Meditation, though deceptively simple, is a practice that is developed through repetition.  With time and dedication, it can help you sleep better, feel better, increase your ability to cope with stressful situations, improve your self-esteem, and renew your enthusiasm for life.

Mindfulness Based Stress Reduction

The Mindfulness Based Stress Reduction (MBSR) is an intensive eight-week training, designed to teach participants to take an active role in the management of their health and wellness, and to learn new perspectives on how to approach the very human challenge of how to deal with life's stresses. How we live and work with pain and stress in our lives makes a huge difference to our happiness.
The MBSR class can start you on the journey toward greater well-being by helping your understand the relationship between stress and your body, heart and mind.

MBSR was started by Jon Kabat-Zinn, Ph.D. and assisted by Saki Santorelli, Ph.D. and colleagues in 1979 at the University of Massachussetts Medical Center. In 1993, Bill Moyers featured Jon Kabat-Zinn's Stress Reduction program in his series, "Healing and the MInd." The curriculum of the program was shared freely, and a great wave began as health professionals all over the country began to model similar programs. Soon thereafter, MBSR programs began being taught at community centers, schools, prisons, and religious centers. Currently, there are hundreds of locations in the United States that are offering Stress Reduction Programs. MBSR has also expanded internationally, with programs nearly on every continent of the world.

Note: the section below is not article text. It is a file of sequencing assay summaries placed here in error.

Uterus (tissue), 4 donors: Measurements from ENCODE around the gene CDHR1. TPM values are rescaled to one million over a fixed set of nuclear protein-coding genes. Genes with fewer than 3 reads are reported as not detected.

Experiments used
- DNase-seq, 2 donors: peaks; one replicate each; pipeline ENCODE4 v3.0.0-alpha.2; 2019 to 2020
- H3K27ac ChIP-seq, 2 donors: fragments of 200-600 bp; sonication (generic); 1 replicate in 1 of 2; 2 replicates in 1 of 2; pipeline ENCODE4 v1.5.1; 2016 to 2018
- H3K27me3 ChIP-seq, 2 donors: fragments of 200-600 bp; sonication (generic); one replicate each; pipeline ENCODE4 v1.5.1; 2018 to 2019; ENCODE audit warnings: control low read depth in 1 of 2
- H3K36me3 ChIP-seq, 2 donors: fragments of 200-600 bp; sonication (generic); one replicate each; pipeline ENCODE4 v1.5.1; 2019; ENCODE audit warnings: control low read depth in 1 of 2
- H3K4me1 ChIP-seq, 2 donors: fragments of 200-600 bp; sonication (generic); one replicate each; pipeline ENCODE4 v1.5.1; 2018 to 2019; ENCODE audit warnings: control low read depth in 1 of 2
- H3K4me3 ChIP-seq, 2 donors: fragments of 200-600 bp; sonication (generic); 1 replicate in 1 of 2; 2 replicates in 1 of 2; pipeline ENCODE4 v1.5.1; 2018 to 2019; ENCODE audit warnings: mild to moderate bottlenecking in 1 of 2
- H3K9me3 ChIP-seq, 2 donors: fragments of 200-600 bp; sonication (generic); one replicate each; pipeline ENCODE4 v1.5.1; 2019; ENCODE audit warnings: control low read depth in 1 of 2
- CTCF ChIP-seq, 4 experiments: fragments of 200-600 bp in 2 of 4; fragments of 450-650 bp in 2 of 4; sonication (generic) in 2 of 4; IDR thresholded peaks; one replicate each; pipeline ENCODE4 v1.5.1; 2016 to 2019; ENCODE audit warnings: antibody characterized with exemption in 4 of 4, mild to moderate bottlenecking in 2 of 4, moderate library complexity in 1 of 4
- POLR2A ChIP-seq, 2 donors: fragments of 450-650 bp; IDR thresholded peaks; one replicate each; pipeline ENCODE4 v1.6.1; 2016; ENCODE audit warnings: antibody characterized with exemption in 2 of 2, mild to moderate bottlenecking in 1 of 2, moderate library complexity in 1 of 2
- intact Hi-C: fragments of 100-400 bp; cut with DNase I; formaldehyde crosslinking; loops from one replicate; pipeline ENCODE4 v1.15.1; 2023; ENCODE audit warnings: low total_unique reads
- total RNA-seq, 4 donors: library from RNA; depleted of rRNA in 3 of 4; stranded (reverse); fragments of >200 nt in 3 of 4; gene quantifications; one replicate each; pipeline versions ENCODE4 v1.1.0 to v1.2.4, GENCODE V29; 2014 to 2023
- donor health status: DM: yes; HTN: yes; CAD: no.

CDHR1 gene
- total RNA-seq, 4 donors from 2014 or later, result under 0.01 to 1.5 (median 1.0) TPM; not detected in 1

Description of Program

The MBSR class meets weekly for 2.5 hours, and there is an all-day session in the 6th week. Students are asked to practice mindfulness meditation or mindful movement for 30 minutes each day, using instructional CDs provided by the instructor. Over the 8 weeks of the program, students learn and practice a variety of meditations, and grow to understand fundamental concepts of mindfulness.
The program begins with an eating meditation, and the curriculum expands weekly with meditations that focus on the breath, body, gentle yoga movement, sound, sensations, thinking, and loving kindness. 
The book Full Catastrophe Living by Jon Kabat-Zinn is the text for the program, and provides the underlying  foundation for the class.
Group discussion is a big part of the program, as the shared experiences of the students highlight mutual learning.
A big part of the program is the all-day silent retreat, which participants report as the highlight of the program. 

Who Attends?

This class is ideal for:

  • People in physical, emotional, or chronic pain

  • Anyone with a medical condition who wants to reduce their level of stress, fear, and anxiety

  • Anyone with these signs of stress: burn-out, apathy, depression, feeling overwhelmed, frustration or  irritability

  • Anyone with stress related physical conditions such as muscle tension, gastro-intestinal symptoms, or high blood pressure

  • Anyone who wants to learn about living more vividly and deepen his or her sense of well-being

  • Anyone who wants new strategies for dealing with life’s challenges.

No matter how stressful your life currently is,  with open-hearted awareness, you can gain insight, ease, and a renewed sense of freedom, choice, and connection.

Healing vs. Curing

MBSR is not about curing illnesses. It is not about ending stress. We cannot make stress go away; it is part of life and part of the human condition. MBSR is about healing—finding a place of peace and comfort with whatever is occurring in our lives and in the moment. The heart of the MBSR program teaches each participant to grow in compassion, opening the heart for deep healing.

copyright © 2015 Karen Zelin